Author:Richard James, Matt Karpe, Don Klees, John Van der Kiste
I was a regular attendee at Quo shows from the mid seventies to the mid eighties, where you were always guaranteed a great night out. This book takes an in depth look at the albums from Ma Kelly’s Greasy Spoon to 1983’s Back to Back, the final one to feature the four key members. I always considered Quo to be a band where you needed a 2 cd best of – one disc to cover the hits (in the vein of Twelve Gold Bars), and a second to round up the essential album tracks such as 4500 Times. You might also want to add in the excellent 1977 live set that captures the band at their peak for good measure. The author is no fan of their more mellow material such as Living On an Island and Rock n Roll, both of which I really like, but writes well about the inter band conflict between Rossi, who preferred the more melodic commercial songs, and Lancaster, who was firmly in the hard rock camp, a schism that was ultimately to lead to the demise of this line up. This is a really enjoyable read and a good excuse, if one was needed, to dig out those classic albums from the glory days of the seventies such as Quo, Hello and Blue For You – great no frills stuff.
Korn are another one of those nu metal bands I remember my kids listening avidly (and loudly) to in their teenage years. Listening again to samples of their nineties albums Life is Peachy, and particularly Follow The Leader and Issues, certainly rang a few distant bells, particularly on songs like Got The Life and Freak on A Leash. It’s not music aimed at my generation of course, but if you’re a fan of the band, or indeed this genre, then this is a good introduction to their work, taking in all thirteen of their studio albums plus B sides, exclusive songs for movies and a stash of unreleased material – and after two Grammys and over forty million albums sold the band are seemingly still going strong to this day, so they must be doing something right!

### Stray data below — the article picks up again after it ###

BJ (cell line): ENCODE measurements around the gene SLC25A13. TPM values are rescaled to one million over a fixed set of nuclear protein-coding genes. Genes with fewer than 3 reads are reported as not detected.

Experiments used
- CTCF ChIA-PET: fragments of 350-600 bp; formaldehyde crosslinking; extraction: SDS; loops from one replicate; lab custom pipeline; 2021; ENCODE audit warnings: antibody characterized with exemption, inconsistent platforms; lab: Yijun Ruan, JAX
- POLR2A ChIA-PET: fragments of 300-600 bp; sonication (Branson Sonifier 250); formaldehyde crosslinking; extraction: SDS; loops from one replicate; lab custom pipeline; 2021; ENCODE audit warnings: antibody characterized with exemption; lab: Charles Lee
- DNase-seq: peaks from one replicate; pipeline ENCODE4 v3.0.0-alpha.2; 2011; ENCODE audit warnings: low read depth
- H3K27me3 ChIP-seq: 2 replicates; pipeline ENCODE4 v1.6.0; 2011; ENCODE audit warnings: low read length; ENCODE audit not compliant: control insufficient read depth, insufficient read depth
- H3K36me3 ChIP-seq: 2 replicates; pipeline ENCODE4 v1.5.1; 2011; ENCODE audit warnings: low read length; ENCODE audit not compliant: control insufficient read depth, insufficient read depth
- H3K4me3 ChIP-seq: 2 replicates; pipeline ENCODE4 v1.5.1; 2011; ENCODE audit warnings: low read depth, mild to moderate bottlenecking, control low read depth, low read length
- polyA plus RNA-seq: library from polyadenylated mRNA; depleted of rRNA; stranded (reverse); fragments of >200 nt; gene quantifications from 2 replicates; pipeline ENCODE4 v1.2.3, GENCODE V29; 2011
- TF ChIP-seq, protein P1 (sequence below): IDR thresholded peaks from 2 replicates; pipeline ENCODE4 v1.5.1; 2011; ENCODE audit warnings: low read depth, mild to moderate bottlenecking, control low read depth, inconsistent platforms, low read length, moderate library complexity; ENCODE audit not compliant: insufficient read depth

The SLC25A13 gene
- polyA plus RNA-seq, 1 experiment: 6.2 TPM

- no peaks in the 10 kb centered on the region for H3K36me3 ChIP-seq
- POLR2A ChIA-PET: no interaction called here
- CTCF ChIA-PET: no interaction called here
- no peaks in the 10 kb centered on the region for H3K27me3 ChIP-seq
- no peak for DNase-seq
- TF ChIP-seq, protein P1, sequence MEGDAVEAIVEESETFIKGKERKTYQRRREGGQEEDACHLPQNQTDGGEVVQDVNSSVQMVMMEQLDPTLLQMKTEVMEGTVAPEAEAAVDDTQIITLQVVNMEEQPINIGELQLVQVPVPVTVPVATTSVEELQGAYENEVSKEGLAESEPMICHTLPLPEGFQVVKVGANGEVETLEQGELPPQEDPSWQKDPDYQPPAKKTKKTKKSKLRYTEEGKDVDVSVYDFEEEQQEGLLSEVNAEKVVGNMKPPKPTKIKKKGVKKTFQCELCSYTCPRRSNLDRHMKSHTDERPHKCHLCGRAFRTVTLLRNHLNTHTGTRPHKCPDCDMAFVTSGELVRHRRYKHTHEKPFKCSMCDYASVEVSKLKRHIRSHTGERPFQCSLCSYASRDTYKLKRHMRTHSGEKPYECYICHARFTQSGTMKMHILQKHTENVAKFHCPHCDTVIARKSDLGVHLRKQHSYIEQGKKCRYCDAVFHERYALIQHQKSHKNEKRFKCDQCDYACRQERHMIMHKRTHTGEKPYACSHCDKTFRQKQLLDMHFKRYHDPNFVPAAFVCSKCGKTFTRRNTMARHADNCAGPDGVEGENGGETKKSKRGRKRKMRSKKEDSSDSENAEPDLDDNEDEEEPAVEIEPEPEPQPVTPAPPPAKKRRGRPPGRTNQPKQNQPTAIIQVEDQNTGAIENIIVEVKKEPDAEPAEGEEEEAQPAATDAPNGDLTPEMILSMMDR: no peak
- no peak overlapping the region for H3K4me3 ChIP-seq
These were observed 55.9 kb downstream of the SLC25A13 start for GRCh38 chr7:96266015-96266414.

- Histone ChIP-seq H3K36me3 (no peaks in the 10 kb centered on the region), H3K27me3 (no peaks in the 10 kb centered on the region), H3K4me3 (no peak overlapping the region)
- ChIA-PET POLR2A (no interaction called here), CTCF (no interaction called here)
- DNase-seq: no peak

I’m no Dylan expert, and no doubt there are other books out there that look in more detail at this period of his work. However, this effort gives a good overview of the decade’s quite prolific releases, ranging from the poorer efforts such as Saved and Down in the Groove, through to the relative high points of Infidels and Oh Mercy, with diversions via the live set with the Grateful Dead and the Travelling Wilburys album. Indeed, the recorded output seemed to vary widly from the lacklustre and mundane to the profound and moving, often on the same album – and of course there’s the usual discussion of songs that were left off the albums such as Caribbean Wind, Foot of Pride and Blind Willie McTell. Alongside the background to the recording of the albums, the author also looks at the live activity in the period and what was happening in Dylan’s life to try to give a snapshot of where he was at in this era that is perhaps best defined by its inconsistency. One for those with an interest in 80’s Dylan but who don’t need reams of in depth analysis and interpretation.
Was 1970 a key year in rock history? Well, this book certainly illustrates that it was a year of great changes and development across the music scene. Beginning with an overview of what was happening with key players in different genres at the turn of the decade, the author then selects and dissects 25 key albums released in that year – some of these are obvious choices such as Abraxas, Tumbleweed Connection, Déjà Vu and Moondance, while others are rather more obscure and surprising choices – Nicely Out of Tune by Lindisfarne, The Move’s Looking On and Mungo Jerry’s self titled effort to pluck out a few. I think the overall point the book is endeavouring to make is that this was a year of great upheaval in the music being produced, with the traditional pop and easy listening tunes being supplemented by more ambitiously constructed pieces. A diverting read for a couple of hours – it didn’t tell me anything I didn’t already know about albums I was already well acquainted with, but there are some interesting insights on the lesser known ones, which was the most interesting part of the book for me.
Length of Read:Short
Might appeal to people who enjoyed…
The music of the featured artists.
One thing you’ve learned
There’s always more to learn by reading other people’s interpretations.